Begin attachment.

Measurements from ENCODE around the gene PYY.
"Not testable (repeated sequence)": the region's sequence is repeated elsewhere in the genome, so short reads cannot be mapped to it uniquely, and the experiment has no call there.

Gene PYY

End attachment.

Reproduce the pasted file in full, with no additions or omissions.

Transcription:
Measurements from ENCODE around the gene PYY.
"Not testable (repeated sequence)": the region's sequence is repeated elsewhere in the genome, so short reads cannot be mapped to it uniquely, and the experiment has no call there.

Gene PYY